Efforts towards net-zero goal start from individual actions: Dialogue panellists


SINGAPORE - Recycling is no longer limited to the efforts of a karung guni (rag-and-bone) man who collects used items, but is now a way of life for everyone, given the current climate crisis.


This was a point driven by Minister for Sustainability and the Environment Grace Fu and three other panellists at an outreach dialogue on sustainability at the HDB Hub in Toa Payoh on Saturday.

She was joined by Ms Carine Ang, senior programme director of 96.3 Hao FM, who was the master of ceremonies for the event; Mr Adrian Yeap, chief executive of Yeap Transport; and Ms Susan Tan, environmental sustainability manager for Buddhist Compassion Relief Tzu-Chi Foundation (Singapore).

The event was organised by government feedback unit Reach and Chinese-language evening daily Shin Min Daily News.

Ms Fu said the concept of net-zero is like a bank account.

“Just like how your bank account will empty out if you keep making withdrawals, the earth will suffer if we keep emitting greenhouse gases without any efforts at sustainability.

“These gases are invisible and colourless, but their effects are very visible – over the past 40 years, Singapore’s temperature has risen by 1 deg C,” she said.

“Recycling is not just a trend for younger people – the older generation is actually very interested in sustainable living as well,” added Ms Fu, noting that the practice can also help to lower costs, such as using more energy efficient air conditioners.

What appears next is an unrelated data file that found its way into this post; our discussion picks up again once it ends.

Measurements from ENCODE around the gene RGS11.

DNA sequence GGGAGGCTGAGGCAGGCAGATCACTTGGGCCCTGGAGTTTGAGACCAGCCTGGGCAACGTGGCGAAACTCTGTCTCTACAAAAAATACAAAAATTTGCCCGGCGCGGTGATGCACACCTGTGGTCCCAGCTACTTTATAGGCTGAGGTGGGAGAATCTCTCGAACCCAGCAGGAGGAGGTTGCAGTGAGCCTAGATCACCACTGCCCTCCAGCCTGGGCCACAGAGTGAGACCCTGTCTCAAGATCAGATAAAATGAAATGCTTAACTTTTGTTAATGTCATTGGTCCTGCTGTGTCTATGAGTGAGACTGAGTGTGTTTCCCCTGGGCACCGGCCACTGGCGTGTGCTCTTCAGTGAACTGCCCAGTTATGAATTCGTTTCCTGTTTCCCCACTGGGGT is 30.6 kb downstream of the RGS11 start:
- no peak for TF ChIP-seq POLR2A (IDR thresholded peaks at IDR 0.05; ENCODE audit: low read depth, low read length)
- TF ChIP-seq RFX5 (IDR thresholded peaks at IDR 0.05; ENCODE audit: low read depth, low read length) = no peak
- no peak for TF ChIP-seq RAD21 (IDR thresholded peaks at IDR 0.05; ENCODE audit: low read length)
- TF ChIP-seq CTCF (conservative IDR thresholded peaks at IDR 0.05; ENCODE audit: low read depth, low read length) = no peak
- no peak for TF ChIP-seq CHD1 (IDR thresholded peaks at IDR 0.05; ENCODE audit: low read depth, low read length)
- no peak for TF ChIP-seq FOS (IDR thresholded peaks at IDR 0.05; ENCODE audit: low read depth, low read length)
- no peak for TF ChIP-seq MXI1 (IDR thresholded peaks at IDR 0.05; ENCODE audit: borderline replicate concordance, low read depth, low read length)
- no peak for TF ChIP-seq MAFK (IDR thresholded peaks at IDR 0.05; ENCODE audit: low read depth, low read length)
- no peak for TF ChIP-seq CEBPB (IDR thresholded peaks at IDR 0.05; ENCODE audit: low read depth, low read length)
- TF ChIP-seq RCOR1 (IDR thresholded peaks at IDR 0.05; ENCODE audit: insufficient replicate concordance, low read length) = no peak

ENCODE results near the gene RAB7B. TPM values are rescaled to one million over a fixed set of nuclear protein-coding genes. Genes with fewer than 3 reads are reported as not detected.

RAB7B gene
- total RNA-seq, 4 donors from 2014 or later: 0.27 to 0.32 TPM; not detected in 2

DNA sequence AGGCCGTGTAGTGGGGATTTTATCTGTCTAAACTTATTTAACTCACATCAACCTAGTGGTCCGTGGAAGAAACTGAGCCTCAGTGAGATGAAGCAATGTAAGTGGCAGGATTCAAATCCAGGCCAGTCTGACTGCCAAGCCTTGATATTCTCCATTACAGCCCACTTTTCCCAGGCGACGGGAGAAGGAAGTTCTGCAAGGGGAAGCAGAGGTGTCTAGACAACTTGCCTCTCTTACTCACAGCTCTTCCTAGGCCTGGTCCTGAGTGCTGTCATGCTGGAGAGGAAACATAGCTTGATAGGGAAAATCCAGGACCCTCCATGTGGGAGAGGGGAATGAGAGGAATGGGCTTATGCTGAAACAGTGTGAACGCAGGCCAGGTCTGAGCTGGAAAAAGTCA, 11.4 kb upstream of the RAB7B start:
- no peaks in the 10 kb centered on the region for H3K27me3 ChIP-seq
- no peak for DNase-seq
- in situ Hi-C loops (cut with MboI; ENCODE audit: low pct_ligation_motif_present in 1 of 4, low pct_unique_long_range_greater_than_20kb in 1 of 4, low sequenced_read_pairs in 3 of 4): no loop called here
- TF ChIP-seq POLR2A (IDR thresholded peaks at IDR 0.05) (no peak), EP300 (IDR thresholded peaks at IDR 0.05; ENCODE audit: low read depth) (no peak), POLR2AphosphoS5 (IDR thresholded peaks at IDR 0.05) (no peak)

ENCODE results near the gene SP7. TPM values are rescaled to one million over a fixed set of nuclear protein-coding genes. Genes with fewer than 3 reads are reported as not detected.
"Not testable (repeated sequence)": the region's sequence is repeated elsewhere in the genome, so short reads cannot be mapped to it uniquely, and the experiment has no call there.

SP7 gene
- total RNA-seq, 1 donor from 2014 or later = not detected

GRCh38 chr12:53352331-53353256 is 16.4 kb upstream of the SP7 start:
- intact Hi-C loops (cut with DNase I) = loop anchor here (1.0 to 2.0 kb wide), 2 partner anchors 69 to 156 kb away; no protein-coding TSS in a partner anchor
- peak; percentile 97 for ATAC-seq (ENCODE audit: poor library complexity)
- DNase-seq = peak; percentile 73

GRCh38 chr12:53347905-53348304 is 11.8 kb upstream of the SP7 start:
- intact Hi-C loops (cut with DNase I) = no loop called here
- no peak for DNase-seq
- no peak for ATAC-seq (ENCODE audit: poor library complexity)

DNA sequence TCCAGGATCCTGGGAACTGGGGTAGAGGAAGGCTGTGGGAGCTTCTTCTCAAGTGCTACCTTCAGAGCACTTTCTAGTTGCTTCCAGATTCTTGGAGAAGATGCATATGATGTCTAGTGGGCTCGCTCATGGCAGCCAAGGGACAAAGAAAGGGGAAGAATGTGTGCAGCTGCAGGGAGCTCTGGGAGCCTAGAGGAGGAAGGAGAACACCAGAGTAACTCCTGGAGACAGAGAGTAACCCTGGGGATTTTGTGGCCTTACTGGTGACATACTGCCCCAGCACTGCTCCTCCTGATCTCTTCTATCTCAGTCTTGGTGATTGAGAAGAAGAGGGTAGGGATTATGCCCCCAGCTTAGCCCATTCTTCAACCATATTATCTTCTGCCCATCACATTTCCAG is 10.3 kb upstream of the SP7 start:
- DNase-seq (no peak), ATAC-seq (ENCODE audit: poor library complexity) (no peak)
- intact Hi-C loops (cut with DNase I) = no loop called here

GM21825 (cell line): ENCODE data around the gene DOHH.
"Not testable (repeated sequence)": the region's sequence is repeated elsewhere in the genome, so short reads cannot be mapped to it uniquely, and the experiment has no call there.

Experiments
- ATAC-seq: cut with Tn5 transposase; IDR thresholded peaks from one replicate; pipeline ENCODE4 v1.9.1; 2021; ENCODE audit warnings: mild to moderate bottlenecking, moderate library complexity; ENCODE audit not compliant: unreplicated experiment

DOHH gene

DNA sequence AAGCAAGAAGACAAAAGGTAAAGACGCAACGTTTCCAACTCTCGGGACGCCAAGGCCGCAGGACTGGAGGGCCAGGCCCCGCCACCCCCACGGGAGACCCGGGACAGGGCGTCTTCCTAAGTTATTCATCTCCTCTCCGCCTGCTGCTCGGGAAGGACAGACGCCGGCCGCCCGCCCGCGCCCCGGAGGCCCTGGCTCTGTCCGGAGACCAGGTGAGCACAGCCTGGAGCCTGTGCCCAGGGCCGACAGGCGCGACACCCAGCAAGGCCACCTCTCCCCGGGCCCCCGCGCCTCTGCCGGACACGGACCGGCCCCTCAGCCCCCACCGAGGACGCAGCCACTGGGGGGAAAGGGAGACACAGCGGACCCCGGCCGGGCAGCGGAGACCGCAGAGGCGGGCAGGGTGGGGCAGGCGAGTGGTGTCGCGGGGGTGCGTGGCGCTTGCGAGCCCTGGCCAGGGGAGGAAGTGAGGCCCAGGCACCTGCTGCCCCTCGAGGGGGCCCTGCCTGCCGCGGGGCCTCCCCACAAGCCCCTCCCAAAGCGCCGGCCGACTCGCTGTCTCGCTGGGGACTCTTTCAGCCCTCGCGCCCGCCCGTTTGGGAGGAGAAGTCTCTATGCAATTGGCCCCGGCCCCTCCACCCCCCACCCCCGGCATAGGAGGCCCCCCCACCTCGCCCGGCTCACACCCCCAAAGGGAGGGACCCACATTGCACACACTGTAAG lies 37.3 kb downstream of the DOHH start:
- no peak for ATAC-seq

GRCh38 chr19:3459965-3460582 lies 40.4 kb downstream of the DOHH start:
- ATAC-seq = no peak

The dialogue aimed to gather Singaporeans’ perspectives on sustainability issues, and was organised in support of Forward SG, said a Reach spokesman.

Forward SG is a year-long national exercise launched in June which aims to harness the views of Singaporeans to shape the nation’s future and renew its social compact.

Ms Tan said that recycling is “not one large effort, but consists of many small actions”. Her habits include bringing reusable takeaway boxes when she buys food, shopping for clothes only when necessary, and eating less meat to reduce methane emissions.

More than 200 people were at the dialogue, which was the third of a three-part series. The first was on women’s development and the second was on the challenges faced by vulnerable groups in society.

Many in the audience of mainly Mandarin-speaking elderly Singaporeans shared their sustainable practices, such as growing vegetables and using reusable tote bags for grocery runs.

A video was played at the event featuring Mediacorp actors Henry Thia and Marcus Chin as well as getai performer Michelle Choo, who highlighted the severity of global warming’s impacts, including rising sea levels and desertification, among other issues.

Reusable takeaway boxes were given to the participants at the dialogue.

Said Mr Yeap: “There’s no need to be perfect in your sustainability efforts. The road towards a greener world is made up of many small steps. As long as everyone plays their part, we can take these small steps towards a sustainable future.”